The last item is the most concerning – I know that we are starting to recognize ‘compassion fatigue’ and ‘burnout’ in docs in increasing numbers, and it almost certainly crosses over to support staff.  But this offending staff needs to be trained/educated, or shown the door.  Someone else’s discomfort is never a cause for a healthcare staffer’s entertainment.  Better to create systems and processes that rein in the chaos and allow these staffers to feel less besieged and give a level of care that supports the hard-working doctor’s efforts, not negates them.


The Measure is the Metric

There is a maxim in management circles to use data-rich methods of management.  Peter Drucker is reputed to have said, “What gets measured gets managed.” Clearly better than managing by the hem of one’s skirt (or seat of one’s pants), data-driven management allows for assessment of measured items.
It is interesting to consider the perturbations of this statement:
-if it can be measured, it can be managed (implying causality)
-if it can’t be measured, it can’t be managed (negative causality)
-if it can’t be measured, it doesn’t matter (reductio ad absurbum)
You can pick for yourself where in the spectrum you lie, and how far from Drucker’s original statement you are.
But there is another issue in measurement that isn’t as well addressed – the influence that the measure itself has on what is being measured.   This is what is known as an observer effect in Physics – simply measuring perturbs the system.  The Heisenberg uncertainty principal has been cited like this (that’s actually NOT what the Heisenberg says, but that’s beyond the scope of this discussion).
So, let’s acknowledge that observation, or measurement changes what is being measured itself.  An observation, or ‘measure’ of X (insert variable here – productivity, speed, outcome, etc..) is performed.  It is compared to a standard, or ‘metric’ is performed.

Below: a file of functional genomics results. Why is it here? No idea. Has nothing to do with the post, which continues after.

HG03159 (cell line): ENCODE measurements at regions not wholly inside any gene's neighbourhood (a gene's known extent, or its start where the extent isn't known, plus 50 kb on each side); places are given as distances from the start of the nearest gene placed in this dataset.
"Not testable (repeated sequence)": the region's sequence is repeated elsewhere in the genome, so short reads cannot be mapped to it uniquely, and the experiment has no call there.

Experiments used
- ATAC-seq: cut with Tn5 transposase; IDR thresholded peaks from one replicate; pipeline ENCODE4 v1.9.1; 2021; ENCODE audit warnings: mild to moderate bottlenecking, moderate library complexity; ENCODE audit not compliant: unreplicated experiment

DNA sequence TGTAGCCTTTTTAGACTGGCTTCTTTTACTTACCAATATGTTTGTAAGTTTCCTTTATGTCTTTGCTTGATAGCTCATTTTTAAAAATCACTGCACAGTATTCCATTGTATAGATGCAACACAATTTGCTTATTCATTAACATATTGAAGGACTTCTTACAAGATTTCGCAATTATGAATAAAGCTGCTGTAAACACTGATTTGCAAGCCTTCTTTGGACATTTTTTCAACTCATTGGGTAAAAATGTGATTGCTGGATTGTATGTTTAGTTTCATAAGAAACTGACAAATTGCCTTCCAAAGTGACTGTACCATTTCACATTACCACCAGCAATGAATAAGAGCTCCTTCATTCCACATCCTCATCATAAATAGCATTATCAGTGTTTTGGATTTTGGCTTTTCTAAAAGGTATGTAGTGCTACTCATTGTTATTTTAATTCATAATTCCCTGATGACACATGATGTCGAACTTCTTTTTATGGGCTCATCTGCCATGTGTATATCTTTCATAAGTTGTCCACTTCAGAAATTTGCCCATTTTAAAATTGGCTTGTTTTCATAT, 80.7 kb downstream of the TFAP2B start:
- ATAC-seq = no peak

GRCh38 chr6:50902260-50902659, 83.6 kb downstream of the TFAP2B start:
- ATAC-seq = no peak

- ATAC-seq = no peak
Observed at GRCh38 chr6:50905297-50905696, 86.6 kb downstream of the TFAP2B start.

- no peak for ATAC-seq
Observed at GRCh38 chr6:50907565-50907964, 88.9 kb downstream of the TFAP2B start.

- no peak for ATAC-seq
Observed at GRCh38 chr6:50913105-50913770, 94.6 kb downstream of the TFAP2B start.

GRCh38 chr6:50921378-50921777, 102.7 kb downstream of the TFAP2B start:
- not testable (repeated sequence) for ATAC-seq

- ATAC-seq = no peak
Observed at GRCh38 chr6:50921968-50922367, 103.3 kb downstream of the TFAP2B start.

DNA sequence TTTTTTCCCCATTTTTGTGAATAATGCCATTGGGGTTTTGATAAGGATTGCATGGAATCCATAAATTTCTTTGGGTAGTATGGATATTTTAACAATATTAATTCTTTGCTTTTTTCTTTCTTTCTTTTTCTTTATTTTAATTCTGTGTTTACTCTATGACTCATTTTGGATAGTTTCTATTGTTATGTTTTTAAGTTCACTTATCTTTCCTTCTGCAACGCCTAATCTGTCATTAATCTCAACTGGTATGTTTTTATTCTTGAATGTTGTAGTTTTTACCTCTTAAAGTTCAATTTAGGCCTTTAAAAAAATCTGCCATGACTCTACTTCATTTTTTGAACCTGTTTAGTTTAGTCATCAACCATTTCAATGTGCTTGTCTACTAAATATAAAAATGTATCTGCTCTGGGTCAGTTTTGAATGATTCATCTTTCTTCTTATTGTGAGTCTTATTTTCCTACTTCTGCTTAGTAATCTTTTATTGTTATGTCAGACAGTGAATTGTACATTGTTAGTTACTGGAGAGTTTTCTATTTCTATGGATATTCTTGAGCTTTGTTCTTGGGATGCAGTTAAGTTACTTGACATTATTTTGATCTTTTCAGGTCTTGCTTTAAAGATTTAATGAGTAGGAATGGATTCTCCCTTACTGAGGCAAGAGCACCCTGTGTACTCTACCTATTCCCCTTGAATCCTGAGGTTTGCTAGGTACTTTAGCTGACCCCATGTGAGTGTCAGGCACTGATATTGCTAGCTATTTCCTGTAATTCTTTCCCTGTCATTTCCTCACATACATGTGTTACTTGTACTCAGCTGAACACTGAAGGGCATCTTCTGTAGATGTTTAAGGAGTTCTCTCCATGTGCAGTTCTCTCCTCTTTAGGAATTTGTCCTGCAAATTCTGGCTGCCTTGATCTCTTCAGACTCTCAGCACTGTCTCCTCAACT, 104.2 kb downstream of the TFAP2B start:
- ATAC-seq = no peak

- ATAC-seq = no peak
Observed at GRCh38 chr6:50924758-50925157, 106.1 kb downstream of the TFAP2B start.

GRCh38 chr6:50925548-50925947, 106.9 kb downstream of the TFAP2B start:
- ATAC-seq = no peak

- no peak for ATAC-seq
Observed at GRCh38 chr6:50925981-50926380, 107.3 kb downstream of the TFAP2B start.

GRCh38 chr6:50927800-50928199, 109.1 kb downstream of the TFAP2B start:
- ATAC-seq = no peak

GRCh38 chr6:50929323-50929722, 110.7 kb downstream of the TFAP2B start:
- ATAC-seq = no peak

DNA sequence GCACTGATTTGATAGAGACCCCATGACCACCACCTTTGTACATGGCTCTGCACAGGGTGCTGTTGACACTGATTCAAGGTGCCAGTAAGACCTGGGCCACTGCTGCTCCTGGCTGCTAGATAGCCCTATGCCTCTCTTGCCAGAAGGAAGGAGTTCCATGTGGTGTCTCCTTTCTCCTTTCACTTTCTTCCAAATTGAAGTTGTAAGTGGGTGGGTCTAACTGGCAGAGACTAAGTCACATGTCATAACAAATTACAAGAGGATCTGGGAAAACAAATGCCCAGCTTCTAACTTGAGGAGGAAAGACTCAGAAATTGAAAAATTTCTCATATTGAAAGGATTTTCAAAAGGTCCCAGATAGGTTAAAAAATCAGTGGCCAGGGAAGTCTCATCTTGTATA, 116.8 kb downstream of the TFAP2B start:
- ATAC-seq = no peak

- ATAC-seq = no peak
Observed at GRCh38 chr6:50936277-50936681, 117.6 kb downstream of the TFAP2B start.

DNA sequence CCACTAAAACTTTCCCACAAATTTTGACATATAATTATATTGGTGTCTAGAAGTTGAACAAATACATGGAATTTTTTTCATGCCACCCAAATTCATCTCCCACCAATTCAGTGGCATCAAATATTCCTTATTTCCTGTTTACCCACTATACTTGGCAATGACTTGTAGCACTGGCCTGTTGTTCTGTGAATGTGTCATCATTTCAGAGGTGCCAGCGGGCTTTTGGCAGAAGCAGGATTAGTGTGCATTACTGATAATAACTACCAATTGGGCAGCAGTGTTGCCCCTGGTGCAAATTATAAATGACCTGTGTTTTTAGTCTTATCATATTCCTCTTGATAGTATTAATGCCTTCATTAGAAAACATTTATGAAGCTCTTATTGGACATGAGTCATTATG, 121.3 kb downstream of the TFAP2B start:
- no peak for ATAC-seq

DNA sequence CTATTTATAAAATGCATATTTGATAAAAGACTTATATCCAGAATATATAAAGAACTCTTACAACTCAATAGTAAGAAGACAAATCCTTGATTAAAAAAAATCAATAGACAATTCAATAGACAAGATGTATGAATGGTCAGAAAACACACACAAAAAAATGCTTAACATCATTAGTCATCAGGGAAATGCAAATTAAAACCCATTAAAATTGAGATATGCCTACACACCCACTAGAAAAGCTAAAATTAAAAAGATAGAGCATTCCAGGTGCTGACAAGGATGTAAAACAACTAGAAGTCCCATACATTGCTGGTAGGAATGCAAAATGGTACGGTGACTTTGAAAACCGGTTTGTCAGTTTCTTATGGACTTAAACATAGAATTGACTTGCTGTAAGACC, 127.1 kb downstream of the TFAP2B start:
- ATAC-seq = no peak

For a process or an person, there may or may not be established standards of measurement.  Therefore, a baseline or initial measurement becomes the metric to compare future measurements against.  As process improvement or skill improvement happens (hopefully), subsequent metrics should improve in both accuracy and value.
Let’s consider a human measure and its associated metric.  A manager may wish to evaluate his employees by comparing their productivity to an established range of productivity.  The employee is being measured, and is being compared to a metric.
But employees aren’t stupid.   Even if they have not been told that they are being measured, when they see the difference in their performance reviews as compared to their peer’s performance reviews, they figure it out.  And those employees with performance reviews that didn’t sit right with them become more diligent in their work, to achieve a better performance review next time.  Some employees will even figure out that they are being evaluated, and up their game before the performance review.


Positive feedback loop for the measure is the metric post.
Positive feedback loop in a simple system

So, by the mere act of being measured, we change what is being measured.  The measure is the metric.

And it shouldn’t be too hard to figure out that WHAT you measure and WHAT you choose to be the metric are more important than you think.